Hitachi’s global strategy is to generate 50 percent of its overall revenue outside of Japan. We were at about 47 percent at the end of the last financial year, and so we are developing existing businesses, and actively looking at acquisitions which fit with our focus on social innovation. For example, we have announced the intention to acquire Ansaldo Breda and Ansaldo STS, which are a major rail company and rail signalling company in Italy, so there’s a great deal of ambition and appetite for growth in Europe. There is continual change in other areas and, for example, our air conditioning business is planning a joint venture with a US company in the same sector. And there is a hugely ambitious drive to diversify in new areas for Europe, which can best be exemplified by the acquisition in 2012 of Horizon Nuclear Power. Right now we are planning the building of the next generation of nuclear power stations in Wylfa, Anglesey. This is new territory for us in Europe, but not for the company as they will be using Hitachi’s well established nuclear reactor technologies so there is a great deal of experience that can be drawn upon from Japan’s nuclear power industry.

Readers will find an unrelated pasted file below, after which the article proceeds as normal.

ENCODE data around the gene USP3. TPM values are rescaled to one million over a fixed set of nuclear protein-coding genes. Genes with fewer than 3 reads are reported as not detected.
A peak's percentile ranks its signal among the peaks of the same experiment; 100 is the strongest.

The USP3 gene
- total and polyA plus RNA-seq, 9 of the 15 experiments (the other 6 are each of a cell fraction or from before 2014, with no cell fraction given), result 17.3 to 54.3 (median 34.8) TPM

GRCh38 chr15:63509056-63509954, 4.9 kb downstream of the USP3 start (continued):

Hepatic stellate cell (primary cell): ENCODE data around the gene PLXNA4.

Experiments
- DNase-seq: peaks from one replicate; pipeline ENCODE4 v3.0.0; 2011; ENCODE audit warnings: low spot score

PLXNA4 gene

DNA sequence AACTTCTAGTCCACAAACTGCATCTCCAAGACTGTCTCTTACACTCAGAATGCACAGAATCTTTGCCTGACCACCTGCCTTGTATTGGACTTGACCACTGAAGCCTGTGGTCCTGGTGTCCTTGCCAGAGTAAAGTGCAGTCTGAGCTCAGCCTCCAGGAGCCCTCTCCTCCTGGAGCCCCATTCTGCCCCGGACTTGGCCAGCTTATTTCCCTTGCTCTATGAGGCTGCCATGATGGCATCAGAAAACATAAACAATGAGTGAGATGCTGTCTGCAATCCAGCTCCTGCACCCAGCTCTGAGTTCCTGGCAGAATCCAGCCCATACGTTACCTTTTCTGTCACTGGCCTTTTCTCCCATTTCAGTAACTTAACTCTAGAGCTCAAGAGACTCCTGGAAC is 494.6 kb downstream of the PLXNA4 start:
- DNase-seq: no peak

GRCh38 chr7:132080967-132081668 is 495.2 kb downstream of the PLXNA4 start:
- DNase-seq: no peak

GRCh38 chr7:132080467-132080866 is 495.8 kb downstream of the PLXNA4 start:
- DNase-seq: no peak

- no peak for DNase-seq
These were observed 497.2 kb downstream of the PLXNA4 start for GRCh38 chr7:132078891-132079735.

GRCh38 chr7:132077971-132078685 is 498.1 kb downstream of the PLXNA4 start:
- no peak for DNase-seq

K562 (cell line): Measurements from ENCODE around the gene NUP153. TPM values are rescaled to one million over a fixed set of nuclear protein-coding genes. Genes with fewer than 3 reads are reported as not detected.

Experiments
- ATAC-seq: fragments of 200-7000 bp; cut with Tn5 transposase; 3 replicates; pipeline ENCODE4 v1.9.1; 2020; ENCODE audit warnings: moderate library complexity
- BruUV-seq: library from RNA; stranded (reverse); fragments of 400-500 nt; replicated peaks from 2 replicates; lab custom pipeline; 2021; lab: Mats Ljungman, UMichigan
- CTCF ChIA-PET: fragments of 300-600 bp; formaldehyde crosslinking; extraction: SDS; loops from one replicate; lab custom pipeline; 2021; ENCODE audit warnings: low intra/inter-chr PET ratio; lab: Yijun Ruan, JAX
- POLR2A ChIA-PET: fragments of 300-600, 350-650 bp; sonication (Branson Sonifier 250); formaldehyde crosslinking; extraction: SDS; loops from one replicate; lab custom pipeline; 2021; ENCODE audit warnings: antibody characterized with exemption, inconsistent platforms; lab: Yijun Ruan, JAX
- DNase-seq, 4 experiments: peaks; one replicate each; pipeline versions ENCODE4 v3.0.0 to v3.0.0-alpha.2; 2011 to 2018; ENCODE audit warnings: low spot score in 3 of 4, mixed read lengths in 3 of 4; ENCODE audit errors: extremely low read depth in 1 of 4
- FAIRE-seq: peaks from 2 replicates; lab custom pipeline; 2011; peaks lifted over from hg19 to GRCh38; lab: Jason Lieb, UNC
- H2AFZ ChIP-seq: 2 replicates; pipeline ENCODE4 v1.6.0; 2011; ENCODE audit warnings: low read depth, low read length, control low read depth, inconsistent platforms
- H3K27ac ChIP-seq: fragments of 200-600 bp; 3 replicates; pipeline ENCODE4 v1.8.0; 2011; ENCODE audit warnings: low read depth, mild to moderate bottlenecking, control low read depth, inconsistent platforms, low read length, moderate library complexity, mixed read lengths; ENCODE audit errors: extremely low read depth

The challenges for us in HR are obviously huge, as we have hired several hundred staff over the past couple of years to find the expertise that can ensure we receive the permissions and licenses for the nuclear reactors and begin the construction which should be complete by the mid-2020s. We have also been recruiting the executive team and a new Operations Director and Business Development Director have joined recently. The project will bring thousands of jobs to the area and power five million homes, so this is a massively important business imperative and a significant future investment; and like the high speed rail sector, this is inevitably an increasingly important initiative for the UK as well as for Hitachi. This is why we have worked so hard to break down the barriers, and make sure our core values of ‘harmony, sincerity and pioneering spirit’ are in hearts and minds. The growth and success of the business demonstrates what we all know ¬that great companies need great people – and in HR we need to provide leadership so we can find, hire, develop and retain the talent our company needs for the future. To do this we will need to keep changing and developing; and always reaching out for the next challenge.